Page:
‘We do not have confidence that the FBI has executed its Woods Procedures in compliance with FBI policy… that FISA applications be “scrupulously accurate”…’
(Ben Sellers, Liberty Headlines) The Justice Department’s inspector general on Tuesday sent a memo to FBI Director Christopher Wray saying that a review of multiple FISA-authorized surveillance applications showed widespread, systemic failures in following agency directives.
Among the requirements needed for submitting the applications to the Foreign Intelligence Surveillance Court, the FBI’s Woods Procedures outline several different types of supporting documentation required in order to justify the request.
But the audit showed the agency—whether due to ineptitude or deliberate cover-up—was unable to furnish the needed documents in four of the 29 randomly sampled cases. In three instances, or more than 10 percent, the FBI denied knowing if the documents existed.
“As a result of our audit work to date … we do not have confidence that the FBI has executed its Woods Procedures in compliance with FBI policy,” wrote Inspector General Michael Horowitz.
“Specifically, the Woods Procedures mandate compiling supporting documentation for each fact in the FISA application,” he said. “Adherence to the Woods Procedures should result in such documentation as a means toward achievement of the FBI’s policy that FISA applications be ‘scrupulously accurate.'”
Horowitz’s December report examining the procedural failures in the FBI’s “Crossfire Hurricane” investigation into alleged Russian collusion with the Trump campaign found 17 critical instances of mishandling. That included the active efforts of partisan anti-Trump operatives to alter documents in order to justify surveillance.
The FISA court, which authorized the initial application and three renewals to spy on Trump campaign adviser Carter Page, also was criticized for lack of oversight after reports that the secretive tribunal rubber-stamped eavesdropping approval in 99.7 percent of all cases.
Related to his earlier FISA investigation Horowitz audited a sampling of warrant applications from a range of other FBI field offices, selecting eight offices to review from a data set of around 700 completed surveillance operations.
Of the 25 applications in the initial sample of 29 that were able to furnish the requested documents, the IG’s office found “apparent errors or inadequately supported facts” in every case.
It also found that the oversight process had broken down in its failure to prevent the flawed applications from moving forward, and said those interviewed during the audit acknowledged making no efforts to comply with the procedural mandates.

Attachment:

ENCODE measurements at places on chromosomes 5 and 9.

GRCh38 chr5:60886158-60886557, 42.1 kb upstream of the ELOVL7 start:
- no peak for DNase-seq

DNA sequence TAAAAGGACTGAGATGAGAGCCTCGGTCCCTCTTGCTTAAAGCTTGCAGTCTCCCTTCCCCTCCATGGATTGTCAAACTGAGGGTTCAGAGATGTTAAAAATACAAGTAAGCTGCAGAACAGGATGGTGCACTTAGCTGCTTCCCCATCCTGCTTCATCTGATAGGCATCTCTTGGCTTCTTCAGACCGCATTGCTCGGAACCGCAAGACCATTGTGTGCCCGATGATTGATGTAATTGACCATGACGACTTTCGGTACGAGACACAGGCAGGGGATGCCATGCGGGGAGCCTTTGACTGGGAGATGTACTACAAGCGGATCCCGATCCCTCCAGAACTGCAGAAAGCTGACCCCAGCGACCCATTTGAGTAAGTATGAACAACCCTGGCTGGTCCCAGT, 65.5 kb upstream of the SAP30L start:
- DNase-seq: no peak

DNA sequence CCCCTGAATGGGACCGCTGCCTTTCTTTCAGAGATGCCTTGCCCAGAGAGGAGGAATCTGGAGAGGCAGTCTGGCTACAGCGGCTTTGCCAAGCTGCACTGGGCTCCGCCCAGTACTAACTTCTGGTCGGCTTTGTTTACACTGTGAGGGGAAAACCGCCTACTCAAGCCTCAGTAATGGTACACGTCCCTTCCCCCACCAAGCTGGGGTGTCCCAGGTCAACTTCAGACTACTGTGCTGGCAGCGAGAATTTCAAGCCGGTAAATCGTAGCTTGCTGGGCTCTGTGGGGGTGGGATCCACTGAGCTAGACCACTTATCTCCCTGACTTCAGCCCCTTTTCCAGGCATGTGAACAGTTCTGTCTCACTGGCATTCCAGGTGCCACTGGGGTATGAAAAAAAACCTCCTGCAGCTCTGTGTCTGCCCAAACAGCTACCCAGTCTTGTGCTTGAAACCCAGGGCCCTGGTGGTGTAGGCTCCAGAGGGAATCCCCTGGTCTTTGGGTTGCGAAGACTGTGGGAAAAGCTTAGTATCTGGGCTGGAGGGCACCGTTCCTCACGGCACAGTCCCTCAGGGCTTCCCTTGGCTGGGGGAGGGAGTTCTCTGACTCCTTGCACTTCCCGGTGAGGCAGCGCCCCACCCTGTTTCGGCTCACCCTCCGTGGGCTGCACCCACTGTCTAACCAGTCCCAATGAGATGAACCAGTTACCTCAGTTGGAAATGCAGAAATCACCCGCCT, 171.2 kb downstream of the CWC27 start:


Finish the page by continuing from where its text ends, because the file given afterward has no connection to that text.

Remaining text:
Horowitz noted that the audit, like his earlier investigation of the FISA process, was narrowly limited in its scope. The IG’s office made no determinations as to the underlying merits of the FISA requests, examining only their compliance—or lack thereof—with the Woods Procedures.
“Nevertheless, we believe that a deficiency in the FBI’s efforts to support the factual statements in FISA applications through its Woods Procedures undermines the FBI’s” self-imposed standards for accuracy, he wrote.
In early March, Congress approved a temporary re-authorization of the FISA courts’ domestic-surveillance authority under the USA Freedom Act, but both the courts and the FBI are expected to be working toward a drastic overhaul of the warrant process pursuant to Horowitz’s earlier recommendations.
Horowitz concluded by recommending further that the FBI not only implement additional requirements for reviewing the accuracy of the FISA applications, and that it also perform a “physical inventory” of all pending applications to ensure that the documents were properly vetted.
After CBS Correspondent Catherine Herridge tweeted out the recent memo, several Twitter users expressed cynicism that the FBI agents responsible would face any genuine accountability for the FISA abuses, which may have allowed U.S. citizens, including President Donald Trump, to be spied on in secret without adequate justification.
Any consequences? Or is this just another “oops” moment? ?
— Gail Peterson (@gpgailmp) March 31, 2020
How about – We believe that the blatant attempt of the FBI to hide the true statements in the FISA applications through its Woods Procedures has proven that there are rogue actors in the FBI with criminal behavior. This must be prosecuted and disclosed to the public!!!!!
— Kathy Brehman (@kbrehman123) March 31, 2020
It is expected that any prosecutions—if they were to come—would stem from an ongoing criminal investigation being led by special prosecutor John Durham.
However, several recent probes, including IG investigations of top Obama-era FBI officials James Comey and Andrew McCabe, have concluded by declining to prosecute, despite evidence of unethical—and potentially criminal—misconduct.
— Beekman Cruger ?? (@BeekmanCruger) March 31, 2020